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Canada's Noah Bowman reacts after his men's freeski halfpipe run at the Beijing Olympics at Genting Snow Park, Zhangjiakou, China, on Feb. 19, 2022.LISI NIESNER/Reuters

Noah Bowman improved on his previous Olympic performances but again fell short of the podium at the Beijing Games.

Bowman, from Calgary, finished fourth in men’s freeski halfpipe on Saturday, scoring 84.75 points on his second run. He finished fifth in 2014 at Sochi and again in 2018 at Pyeongchang.

“It’s definitely tough. I was here to give it everything I had and I can confidently say I did that,” said Bowman after missing out on bronze by two points. “So I’m proud of myself but it’s really hard to be here and off the podium again.”

Canada was looking to add to its medal haul a day after Cassie Sharpe and Rachael Karker won silver and bronze in the women’s halfpipe, respectively.

“I was here with the intention to win and get on that podium,” said Bowman, who scored an 84.25 in his first run and fell in his third. “I’m proud of how I skied.

“The result isn’t necessarily a factor in that but I gave it everything I had and I’m proud of myself.”

Canada's Noah Bowman competes in the freestyle men's ski halfpipe finals at the Beijing Winter Olympics, on Feb. 19, 2022.The Canadian Press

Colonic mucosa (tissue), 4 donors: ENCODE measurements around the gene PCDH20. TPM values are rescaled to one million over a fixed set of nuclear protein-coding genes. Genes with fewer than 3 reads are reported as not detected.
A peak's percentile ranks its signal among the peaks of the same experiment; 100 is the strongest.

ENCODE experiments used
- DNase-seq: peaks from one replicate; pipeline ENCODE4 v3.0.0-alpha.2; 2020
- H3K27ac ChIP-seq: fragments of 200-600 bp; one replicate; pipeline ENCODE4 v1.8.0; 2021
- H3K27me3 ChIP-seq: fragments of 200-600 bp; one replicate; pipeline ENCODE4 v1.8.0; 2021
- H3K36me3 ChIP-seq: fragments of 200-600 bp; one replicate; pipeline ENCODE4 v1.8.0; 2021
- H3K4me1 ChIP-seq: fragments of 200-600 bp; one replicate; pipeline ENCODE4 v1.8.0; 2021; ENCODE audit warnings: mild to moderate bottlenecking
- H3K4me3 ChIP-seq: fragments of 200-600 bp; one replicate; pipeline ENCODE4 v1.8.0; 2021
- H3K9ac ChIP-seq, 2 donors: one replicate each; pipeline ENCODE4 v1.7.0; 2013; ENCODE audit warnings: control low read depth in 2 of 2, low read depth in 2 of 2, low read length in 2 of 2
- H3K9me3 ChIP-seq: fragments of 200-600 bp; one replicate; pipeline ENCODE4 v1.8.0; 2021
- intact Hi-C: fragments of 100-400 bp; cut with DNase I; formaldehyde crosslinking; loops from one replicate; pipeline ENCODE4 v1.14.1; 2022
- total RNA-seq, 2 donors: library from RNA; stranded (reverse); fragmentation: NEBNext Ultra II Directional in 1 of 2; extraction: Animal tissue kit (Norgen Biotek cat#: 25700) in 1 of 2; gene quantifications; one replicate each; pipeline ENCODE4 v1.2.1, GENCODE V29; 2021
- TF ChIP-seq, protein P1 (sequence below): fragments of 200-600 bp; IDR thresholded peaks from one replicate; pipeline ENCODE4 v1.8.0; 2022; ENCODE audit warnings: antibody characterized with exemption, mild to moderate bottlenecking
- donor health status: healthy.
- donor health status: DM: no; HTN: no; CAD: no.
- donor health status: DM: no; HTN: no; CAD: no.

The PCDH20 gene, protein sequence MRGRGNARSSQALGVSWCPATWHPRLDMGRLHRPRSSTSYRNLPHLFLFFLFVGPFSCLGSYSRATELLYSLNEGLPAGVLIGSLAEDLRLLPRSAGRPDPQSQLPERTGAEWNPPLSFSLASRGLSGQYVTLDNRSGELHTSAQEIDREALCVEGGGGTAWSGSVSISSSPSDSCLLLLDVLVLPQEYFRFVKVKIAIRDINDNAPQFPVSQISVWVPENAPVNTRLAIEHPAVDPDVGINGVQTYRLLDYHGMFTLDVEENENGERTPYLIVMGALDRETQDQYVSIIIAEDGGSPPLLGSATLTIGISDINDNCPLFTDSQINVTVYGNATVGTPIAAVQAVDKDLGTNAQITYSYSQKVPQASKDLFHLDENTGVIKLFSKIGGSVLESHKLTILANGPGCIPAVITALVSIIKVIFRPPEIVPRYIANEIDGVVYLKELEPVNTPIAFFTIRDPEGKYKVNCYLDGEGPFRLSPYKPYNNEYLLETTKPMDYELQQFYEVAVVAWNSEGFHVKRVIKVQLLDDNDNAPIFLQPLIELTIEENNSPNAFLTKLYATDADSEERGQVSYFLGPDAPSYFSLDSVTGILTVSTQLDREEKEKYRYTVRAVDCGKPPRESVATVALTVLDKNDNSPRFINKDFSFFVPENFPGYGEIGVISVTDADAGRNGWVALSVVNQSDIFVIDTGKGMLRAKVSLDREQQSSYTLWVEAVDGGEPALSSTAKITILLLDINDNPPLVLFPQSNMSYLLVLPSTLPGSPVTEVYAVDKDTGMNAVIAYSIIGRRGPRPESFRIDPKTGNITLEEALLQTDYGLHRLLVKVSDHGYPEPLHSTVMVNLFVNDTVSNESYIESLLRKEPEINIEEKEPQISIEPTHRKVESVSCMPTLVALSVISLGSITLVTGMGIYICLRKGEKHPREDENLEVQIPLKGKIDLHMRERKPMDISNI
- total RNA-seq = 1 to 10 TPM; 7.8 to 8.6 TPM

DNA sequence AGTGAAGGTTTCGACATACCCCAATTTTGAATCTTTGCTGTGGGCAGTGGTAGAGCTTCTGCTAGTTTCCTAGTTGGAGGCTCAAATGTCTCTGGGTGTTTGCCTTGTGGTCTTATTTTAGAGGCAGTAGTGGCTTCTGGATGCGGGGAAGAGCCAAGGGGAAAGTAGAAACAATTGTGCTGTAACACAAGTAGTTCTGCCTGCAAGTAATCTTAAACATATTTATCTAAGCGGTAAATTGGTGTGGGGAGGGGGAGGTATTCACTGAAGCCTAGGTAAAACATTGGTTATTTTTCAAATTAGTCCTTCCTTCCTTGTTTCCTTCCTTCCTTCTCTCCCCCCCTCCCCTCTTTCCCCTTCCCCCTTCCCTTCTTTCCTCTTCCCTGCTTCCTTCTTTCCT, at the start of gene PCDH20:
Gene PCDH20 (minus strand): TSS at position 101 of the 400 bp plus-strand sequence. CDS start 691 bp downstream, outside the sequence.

Nico Porteous gave New Zealand its second gold medal in Beijing with his winning score of 93. David Wise of the United States took silver with 90.75. Fellow American Alex Ferreira scored 86.75 on his first run.

“I can’t really describe that, to be honest,” said Porteous. “I’m so, so happy and I’m currently over the moon. I still can’t really believe it.”

All three of the medal-winning scores came from the first run, as strong winds at Zhangjiakou Genting Snow Park made it difficult to land high-scoring tricks. The icy gusts broke some television light stands and forced in-house production staff to strap down a boom camera as a safety precaution.

Several competitors took hard spills, including Great Britain’s Gus Kenworthy, who landed on his back on the lip of the pipe.

“Conditions were really tough and it’s frustrating that we don’t quite get to show the world our top level of competition here,” said Bowman, who emphasized that the three medallists had very impressive runs and deserved their laurels.

“Everybody’s fighting for it and doing their best. It’s just a bit of a shame that this is what we get to present the world.”

Calgary’s Brendan Mackay was ninth with a score of 65.50 in his Olympic debut. After a hard fall in his first run tweaked his rib cage, Mackay said it was a struggle to lay down a complete run. He then fell his third time down the halfpipe.

“It sucks because in all your tricks, you really have to flex your core,” said Mackay of his hurt ribs. “So it’s just a bit painful, but you know, nothing a bit of Advil can’t fix.”

Simon D’Artois of Whistler, B.C., was 10th with a 63.75. He improved on his result at the 2018 Pyeongchang Games, where he was 13th. He said that he was pleased because he introduced a new trick – an alley-oop double cork 1080 – that had never been done in competition before.

“The last one there wasn’t as clean as I’d like it but, you know, a bunch of could-have-beens, but it’s been a great day regardless of the weather and how I skied so down the last hit there,” said D’Artois.